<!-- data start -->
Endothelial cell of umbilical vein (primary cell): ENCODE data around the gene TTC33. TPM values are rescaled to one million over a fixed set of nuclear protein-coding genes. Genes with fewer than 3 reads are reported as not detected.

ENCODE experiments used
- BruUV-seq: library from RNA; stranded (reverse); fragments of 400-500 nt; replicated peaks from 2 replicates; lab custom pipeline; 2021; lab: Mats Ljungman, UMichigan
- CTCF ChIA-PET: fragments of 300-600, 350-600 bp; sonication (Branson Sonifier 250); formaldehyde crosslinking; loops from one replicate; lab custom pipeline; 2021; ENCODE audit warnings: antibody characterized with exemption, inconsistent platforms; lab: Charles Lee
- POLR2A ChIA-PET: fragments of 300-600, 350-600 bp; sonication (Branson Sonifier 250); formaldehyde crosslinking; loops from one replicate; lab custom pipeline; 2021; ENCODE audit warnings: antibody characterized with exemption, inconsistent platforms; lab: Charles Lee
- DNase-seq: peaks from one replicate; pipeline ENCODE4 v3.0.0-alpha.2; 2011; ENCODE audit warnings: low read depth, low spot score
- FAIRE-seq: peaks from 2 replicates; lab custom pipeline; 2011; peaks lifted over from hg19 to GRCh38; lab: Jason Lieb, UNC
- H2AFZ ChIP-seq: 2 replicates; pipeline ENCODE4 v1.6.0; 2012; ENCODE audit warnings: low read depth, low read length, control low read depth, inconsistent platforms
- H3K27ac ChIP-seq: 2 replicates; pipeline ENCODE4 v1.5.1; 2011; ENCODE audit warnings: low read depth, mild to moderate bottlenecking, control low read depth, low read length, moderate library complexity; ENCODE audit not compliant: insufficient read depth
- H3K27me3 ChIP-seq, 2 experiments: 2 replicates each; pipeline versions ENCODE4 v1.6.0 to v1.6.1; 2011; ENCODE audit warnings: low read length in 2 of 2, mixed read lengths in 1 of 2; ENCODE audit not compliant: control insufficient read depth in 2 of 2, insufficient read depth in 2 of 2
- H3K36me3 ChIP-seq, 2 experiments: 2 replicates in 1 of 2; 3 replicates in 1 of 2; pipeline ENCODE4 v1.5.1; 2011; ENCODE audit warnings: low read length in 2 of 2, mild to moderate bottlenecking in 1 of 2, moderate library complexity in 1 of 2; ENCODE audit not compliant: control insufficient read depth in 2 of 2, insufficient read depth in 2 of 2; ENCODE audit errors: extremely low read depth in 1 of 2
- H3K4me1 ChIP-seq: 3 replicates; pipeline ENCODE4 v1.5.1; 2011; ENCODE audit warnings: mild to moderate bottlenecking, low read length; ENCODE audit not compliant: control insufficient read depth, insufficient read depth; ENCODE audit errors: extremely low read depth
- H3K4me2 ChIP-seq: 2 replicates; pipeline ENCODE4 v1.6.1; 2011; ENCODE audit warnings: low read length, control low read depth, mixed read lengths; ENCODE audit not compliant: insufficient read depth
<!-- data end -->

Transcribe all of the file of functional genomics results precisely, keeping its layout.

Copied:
Endothelial cell of umbilical vein (primary cell): ENCODE data around the gene TTC33. TPM values are rescaled to one million over a fixed set of nuclear protein-coding genes. Genes with fewer than 3 reads are reported as not detected.

ENCODE experiments used
- BruUV-seq: library from RNA; stranded (reverse); fragments of 400-500 nt; replicated peaks from 2 replicates; lab custom pipeline; 2021; lab: Mats Ljungman, UMichigan
- CTCF ChIA-PET: fragments of 300-600, 350-600 bp; sonication (Branson Sonifier 250); formaldehyde crosslinking; loops from one replicate; lab custom pipeline; 2021; ENCODE audit warnings: antibody characterized with exemption, inconsistent platforms; lab: Charles Lee
- POLR2A ChIA-PET: fragments of 300-600, 350-600 bp; sonication (Branson Sonifier 250); formaldehyde crosslinking; loops from one replicate; lab custom pipeline; 2021; ENCODE audit warnings: antibody characterized with exemption, inconsistent platforms; lab: Charles Lee
- DNase-seq: peaks from one replicate; pipeline ENCODE4 v3.0.0-alpha.2; 2011; ENCODE audit warnings: low read depth, low spot score
- FAIRE-seq: peaks from 2 replicates; lab custom pipeline; 2011; peaks lifted over from hg19 to GRCh38; lab: Jason Lieb, UNC
- H2AFZ ChIP-seq: 2 replicates; pipeline ENCODE4 v1.6.0; 2012; ENCODE audit warnings: low read depth, low read length, control low read depth, inconsistent platforms
- H3K27ac ChIP-seq: 2 replicates; pipeline ENCODE4 v1.5.1; 2011; ENCODE audit warnings: low read depth, mild to moderate bottlenecking, control low read depth, low read length, moderate library complexity; ENCODE audit not compliant: insufficient read depth
- H3K27me3 ChIP-seq, 2 experiments: 2 replicates each; pipeline versions ENCODE4 v1.6.0 to v1.6.1; 2011; ENCODE audit warnings: low read length in 2 of 2, mixed read lengths in 1 of 2; ENCODE audit not compliant: control insufficient read depth in 2 of 2, insufficient read depth in 2 of 2
- H3K36me3 ChIP-seq, 2 experiments: 2 replicates in 1 of 2; 3 replicates in 1 of 2; pipeline ENCODE4 v1.5.1; 2011; ENCODE audit warnings: low read length in 2 of 2, mild to moderate bottlenecking in 1 of 2, moderate library complexity in 1 of 2; ENCODE audit not compliant: control insufficient read depth in 2 of 2, insufficient read depth in 2 of 2; ENCODE audit errors: extremely low read depth in 1 of 2
- H3K4me1 ChIP-seq: 3 replicates; pipeline ENCODE4 v1.5.1; 2011; ENCODE audit warnings: mild to moderate bottlenecking, low read length; ENCODE audit not compliant: control insufficient read depth, insufficient read depth; ENCODE audit errors: extremely low read depth
- H3K4me2 ChIP-seq: 2 replicates; pipeline ENCODE4 v1.6.1; 2011; ENCODE audit warnings: low read length, control low read depth, mixed read lengths; ENCODE audit not compliant: insufficient read depth